What, if any, maintenance should be performed on car batteries? Do batteries run out of charge more quickly in winter? With the cold weather moving in, I want to make sure I don’t get stuck in the cold with a dead battery.
Before the winter driving season arrives in full force, it is a good idea to take your car in for maintenance and inspection. Your mechanic can test your battery and if necessary, clean the battery tray and terminal posts. Your shop may also spray the terminals with a protectant to inhibit corrosion. In addition to battery maintenance, the mechanic can inspect your alternator and starting system to make sure everything related to your car’s battery performance is in good order.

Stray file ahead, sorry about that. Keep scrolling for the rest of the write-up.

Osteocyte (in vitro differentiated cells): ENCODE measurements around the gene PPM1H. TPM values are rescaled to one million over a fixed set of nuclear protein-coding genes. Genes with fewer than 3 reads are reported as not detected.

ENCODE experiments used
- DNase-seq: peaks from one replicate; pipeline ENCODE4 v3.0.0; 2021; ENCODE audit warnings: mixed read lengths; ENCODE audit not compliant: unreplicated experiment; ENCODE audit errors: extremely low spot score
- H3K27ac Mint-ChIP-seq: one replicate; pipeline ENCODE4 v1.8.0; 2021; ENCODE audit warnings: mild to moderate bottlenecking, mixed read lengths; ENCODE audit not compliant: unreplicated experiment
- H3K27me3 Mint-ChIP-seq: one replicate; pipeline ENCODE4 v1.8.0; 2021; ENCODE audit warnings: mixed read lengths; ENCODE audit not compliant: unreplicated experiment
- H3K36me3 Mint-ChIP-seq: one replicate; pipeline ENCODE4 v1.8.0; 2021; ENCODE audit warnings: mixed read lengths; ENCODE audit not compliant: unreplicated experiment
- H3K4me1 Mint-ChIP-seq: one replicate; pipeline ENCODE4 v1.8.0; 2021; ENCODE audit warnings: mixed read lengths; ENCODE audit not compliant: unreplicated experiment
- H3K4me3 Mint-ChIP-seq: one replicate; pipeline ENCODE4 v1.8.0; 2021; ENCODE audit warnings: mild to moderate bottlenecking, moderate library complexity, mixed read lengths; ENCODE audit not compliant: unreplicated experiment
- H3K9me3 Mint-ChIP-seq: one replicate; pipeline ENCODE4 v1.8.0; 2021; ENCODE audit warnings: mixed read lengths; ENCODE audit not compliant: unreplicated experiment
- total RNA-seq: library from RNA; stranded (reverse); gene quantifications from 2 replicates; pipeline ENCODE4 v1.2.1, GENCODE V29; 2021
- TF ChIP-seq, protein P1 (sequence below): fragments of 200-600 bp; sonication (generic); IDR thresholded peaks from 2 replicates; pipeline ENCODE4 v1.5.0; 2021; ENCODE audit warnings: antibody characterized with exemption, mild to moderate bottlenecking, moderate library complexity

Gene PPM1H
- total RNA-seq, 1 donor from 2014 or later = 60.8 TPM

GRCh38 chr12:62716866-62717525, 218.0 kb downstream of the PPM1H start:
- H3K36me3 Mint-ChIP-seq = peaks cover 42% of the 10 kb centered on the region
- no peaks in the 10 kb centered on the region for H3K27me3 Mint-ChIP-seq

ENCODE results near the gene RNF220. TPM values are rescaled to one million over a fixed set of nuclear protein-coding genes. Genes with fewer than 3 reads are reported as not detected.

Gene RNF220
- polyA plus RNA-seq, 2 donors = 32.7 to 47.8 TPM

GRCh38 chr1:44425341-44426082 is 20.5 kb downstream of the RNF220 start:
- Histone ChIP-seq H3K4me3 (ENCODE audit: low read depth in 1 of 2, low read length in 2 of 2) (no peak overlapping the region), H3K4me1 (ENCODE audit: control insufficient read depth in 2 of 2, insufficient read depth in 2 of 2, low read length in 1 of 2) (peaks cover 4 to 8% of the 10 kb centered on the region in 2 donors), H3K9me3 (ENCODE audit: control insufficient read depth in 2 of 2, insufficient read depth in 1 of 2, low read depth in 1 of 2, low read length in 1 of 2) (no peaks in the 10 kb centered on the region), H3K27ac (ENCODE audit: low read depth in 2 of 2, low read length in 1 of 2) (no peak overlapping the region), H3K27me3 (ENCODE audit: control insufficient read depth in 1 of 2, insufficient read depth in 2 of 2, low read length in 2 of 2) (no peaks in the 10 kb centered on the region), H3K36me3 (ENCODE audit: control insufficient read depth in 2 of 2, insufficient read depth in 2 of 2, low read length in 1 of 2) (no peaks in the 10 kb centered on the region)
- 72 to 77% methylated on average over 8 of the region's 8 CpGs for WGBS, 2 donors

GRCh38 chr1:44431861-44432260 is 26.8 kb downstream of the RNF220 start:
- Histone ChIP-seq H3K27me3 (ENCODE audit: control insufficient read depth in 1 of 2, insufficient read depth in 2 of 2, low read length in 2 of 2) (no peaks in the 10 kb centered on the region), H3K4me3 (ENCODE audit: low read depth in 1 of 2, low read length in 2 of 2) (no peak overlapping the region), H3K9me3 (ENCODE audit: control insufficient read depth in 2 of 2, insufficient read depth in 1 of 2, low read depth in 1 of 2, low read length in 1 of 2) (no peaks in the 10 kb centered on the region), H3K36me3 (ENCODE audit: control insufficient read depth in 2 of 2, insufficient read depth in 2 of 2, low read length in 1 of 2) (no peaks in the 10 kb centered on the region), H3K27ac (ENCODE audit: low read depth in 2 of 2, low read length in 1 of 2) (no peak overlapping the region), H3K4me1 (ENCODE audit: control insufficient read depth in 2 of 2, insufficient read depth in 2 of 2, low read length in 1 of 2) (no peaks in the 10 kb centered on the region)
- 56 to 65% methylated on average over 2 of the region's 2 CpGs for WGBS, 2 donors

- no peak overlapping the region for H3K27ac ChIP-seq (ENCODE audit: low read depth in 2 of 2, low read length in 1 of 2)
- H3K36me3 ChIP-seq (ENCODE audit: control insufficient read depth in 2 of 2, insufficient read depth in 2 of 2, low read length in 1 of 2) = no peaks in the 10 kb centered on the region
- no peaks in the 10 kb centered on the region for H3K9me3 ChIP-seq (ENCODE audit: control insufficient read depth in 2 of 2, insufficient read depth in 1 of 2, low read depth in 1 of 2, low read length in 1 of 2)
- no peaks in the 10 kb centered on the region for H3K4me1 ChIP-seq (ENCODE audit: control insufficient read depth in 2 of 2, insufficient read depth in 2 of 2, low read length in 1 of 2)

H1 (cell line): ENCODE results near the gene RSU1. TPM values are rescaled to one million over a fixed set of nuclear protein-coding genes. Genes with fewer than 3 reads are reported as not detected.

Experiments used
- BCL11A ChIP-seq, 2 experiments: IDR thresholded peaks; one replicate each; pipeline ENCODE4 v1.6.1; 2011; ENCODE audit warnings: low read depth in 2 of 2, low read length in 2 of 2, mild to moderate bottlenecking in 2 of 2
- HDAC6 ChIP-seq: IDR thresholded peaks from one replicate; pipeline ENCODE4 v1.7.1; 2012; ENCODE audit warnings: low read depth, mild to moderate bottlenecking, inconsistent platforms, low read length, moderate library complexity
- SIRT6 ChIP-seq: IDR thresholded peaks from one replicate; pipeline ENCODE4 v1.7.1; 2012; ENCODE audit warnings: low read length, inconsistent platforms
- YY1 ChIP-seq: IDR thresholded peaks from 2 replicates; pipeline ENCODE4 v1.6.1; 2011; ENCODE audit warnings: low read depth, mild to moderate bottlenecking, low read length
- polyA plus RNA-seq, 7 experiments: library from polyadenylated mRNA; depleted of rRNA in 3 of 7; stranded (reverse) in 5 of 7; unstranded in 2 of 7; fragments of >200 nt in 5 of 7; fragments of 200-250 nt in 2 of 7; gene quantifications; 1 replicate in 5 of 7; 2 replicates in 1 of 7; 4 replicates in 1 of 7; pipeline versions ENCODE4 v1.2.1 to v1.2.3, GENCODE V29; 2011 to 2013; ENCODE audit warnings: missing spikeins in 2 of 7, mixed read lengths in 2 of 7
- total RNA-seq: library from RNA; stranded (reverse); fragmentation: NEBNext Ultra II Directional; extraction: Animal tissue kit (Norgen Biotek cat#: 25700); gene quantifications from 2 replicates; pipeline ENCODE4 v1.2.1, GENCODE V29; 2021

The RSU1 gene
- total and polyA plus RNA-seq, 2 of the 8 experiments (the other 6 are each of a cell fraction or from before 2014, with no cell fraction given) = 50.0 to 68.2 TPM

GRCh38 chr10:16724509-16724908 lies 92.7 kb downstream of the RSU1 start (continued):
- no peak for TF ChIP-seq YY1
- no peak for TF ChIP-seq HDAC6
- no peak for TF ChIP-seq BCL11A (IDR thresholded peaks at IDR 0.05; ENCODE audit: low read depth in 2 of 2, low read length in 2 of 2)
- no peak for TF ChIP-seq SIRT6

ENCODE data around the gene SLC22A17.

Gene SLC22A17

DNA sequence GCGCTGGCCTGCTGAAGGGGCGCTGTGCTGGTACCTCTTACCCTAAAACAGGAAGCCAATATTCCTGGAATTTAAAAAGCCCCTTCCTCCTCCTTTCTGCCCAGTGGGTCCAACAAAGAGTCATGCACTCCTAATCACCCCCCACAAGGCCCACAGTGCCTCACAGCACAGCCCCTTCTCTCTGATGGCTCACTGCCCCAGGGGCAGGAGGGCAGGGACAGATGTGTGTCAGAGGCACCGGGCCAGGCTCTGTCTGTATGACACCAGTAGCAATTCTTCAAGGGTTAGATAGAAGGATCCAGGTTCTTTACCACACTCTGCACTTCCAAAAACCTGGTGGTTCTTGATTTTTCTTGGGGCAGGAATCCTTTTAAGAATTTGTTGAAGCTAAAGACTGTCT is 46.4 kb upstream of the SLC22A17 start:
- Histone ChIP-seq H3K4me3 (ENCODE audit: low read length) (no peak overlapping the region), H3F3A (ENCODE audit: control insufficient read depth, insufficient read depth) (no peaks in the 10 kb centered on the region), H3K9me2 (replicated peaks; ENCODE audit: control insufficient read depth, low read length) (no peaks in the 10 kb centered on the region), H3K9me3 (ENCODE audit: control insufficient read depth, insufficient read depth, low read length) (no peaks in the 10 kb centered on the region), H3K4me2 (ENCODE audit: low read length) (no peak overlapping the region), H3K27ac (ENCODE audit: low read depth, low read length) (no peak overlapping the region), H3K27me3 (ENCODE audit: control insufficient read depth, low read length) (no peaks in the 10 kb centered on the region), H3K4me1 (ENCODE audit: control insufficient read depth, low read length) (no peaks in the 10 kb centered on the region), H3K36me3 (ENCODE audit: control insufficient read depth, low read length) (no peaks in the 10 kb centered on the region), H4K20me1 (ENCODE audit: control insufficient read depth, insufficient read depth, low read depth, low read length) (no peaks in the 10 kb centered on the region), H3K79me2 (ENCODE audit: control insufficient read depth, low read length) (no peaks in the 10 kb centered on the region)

While your car battery does not actually drain faster in the winter, extreme cold does have an effect on battery performance. Cold temperatures greatly reduce the effectiveness of chemical reactions within the battery and also increase the battery’s internal resistance. As the temperatures fall, these factors cause a reduction in cranking power. Vehicles need an increased amount of cranking power in cold weather because motor oil is thicker and makes engines harder to crank.
To reduce your chances of being stranded, remember to watch for the signs of a low or dying battery. If the starter turns slowly, your battery could be failing or you may have alternator wiring problems that prevent the battery from fully charging. Another sign of trouble is if your headlights look dim at idle and but become brighter when you accelerate the engine. Finally, if you have any concerns about your battery, look for a purchase date on the battery itself. The battery case should have a decal stating its expected life. If it’s getting close to the end of this expected service life, replace it.